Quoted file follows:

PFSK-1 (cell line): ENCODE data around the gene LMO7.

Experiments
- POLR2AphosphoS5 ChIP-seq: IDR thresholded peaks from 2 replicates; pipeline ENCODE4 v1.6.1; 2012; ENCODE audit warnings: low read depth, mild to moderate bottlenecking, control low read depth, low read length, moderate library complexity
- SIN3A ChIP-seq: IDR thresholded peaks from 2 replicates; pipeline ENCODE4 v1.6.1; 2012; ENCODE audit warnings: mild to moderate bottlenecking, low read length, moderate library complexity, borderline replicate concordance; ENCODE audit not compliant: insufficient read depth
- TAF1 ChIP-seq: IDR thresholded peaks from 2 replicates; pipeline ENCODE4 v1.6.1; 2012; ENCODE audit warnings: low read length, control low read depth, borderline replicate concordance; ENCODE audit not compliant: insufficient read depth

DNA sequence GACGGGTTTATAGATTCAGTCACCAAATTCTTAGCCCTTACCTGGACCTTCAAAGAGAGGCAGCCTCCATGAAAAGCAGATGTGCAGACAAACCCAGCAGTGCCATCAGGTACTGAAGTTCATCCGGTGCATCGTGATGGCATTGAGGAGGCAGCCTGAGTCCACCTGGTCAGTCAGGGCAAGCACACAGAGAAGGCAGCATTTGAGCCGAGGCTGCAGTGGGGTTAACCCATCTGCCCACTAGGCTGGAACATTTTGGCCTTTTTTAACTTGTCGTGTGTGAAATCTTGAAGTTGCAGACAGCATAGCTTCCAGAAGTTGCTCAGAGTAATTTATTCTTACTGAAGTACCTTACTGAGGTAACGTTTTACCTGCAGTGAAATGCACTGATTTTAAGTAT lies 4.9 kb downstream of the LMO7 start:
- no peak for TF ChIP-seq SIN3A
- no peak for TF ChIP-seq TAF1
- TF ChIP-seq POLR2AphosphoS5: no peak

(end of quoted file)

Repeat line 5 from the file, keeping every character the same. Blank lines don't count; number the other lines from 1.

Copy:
- TAF1 ChIP-seq: IDR thresholded peaks from 2 replicates; pipeline ENCODE4 v1.6.1; 2012; ENCODE audit warnings: low read length, control low read depth, borderline replicate concordance; ENCODE audit not compliant: insufficient read depth